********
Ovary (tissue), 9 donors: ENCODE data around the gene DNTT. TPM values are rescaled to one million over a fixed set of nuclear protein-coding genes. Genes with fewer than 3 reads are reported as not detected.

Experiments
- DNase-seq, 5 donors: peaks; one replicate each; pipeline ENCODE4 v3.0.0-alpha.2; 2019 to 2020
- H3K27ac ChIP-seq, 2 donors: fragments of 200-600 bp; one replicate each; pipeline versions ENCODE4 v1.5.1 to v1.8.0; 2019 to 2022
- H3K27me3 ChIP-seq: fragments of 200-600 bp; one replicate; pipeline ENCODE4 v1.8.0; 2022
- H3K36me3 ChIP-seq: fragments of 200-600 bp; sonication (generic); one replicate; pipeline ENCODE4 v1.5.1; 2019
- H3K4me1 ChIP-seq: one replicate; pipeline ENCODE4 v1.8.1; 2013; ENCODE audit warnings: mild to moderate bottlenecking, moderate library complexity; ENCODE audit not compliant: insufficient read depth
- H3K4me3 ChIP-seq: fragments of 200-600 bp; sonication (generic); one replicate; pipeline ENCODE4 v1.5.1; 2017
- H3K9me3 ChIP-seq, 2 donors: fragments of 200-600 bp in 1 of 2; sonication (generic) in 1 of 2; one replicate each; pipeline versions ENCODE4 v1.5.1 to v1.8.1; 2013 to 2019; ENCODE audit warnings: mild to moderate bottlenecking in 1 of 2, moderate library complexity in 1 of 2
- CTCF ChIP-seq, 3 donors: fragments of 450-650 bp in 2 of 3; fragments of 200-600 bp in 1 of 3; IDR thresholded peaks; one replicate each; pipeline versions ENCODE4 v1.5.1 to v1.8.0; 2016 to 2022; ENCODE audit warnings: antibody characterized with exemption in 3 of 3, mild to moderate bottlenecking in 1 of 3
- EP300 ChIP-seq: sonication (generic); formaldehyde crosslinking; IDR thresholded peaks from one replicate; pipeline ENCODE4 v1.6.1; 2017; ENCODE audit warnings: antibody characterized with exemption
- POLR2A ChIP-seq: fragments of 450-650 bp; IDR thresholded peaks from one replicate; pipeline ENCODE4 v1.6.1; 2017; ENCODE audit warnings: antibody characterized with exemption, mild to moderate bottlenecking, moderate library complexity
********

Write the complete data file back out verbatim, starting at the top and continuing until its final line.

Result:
Ovary (tissue), 9 donors: ENCODE data around the gene DNTT. TPM values are rescaled to one million over a fixed set of nuclear protein-coding genes. Genes with fewer than 3 reads are reported as not detected.

Experiments
- DNase-seq, 5 donors: peaks; one replicate each; pipeline ENCODE4 v3.0.0-alpha.2; 2019 to 2020
- H3K27ac ChIP-seq, 2 donors: fragments of 200-600 bp; one replicate each; pipeline versions ENCODE4 v1.5.1 to v1.8.0; 2019 to 2022
- H3K27me3 ChIP-seq: fragments of 200-600 bp; one replicate; pipeline ENCODE4 v1.8.0; 2022
- H3K36me3 ChIP-seq: fragments of 200-600 bp; sonication (generic); one replicate; pipeline ENCODE4 v1.5.1; 2019
- H3K4me1 ChIP-seq: one replicate; pipeline ENCODE4 v1.8.1; 2013; ENCODE audit warnings: mild to moderate bottlenecking, moderate library complexity; ENCODE audit not compliant: insufficient read depth
- H3K4me3 ChIP-seq: fragments of 200-600 bp; sonication (generic); one replicate; pipeline ENCODE4 v1.5.1; 2017
- H3K9me3 ChIP-seq, 2 donors: fragments of 200-600 bp in 1 of 2; sonication (generic) in 1 of 2; one replicate each; pipeline versions ENCODE4 v1.5.1 to v1.8.1; 2013 to 2019; ENCODE audit warnings: mild to moderate bottlenecking in 1 of 2, moderate library complexity in 1 of 2
- CTCF ChIP-seq, 3 donors: fragments of 450-650 bp in 2 of 3; fragments of 200-600 bp in 1 of 3; IDR thresholded peaks; one replicate each; pipeline versions ENCODE4 v1.5.1 to v1.8.0; 2016 to 2022; ENCODE audit warnings: antibody characterized with exemption in 3 of 3, mild to moderate bottlenecking in 1 of 3
- EP300 ChIP-seq: sonication (generic); formaldehyde crosslinking; IDR thresholded peaks from one replicate; pipeline ENCODE4 v1.6.1; 2017; ENCODE audit warnings: antibody characterized with exemption
- POLR2A ChIP-seq: fragments of 450-650 bp; IDR thresholded peaks from one replicate; pipeline ENCODE4 v1.6.1; 2017; ENCODE audit warnings: antibody characterized with exemption, mild to moderate bottlenecking, moderate library complexity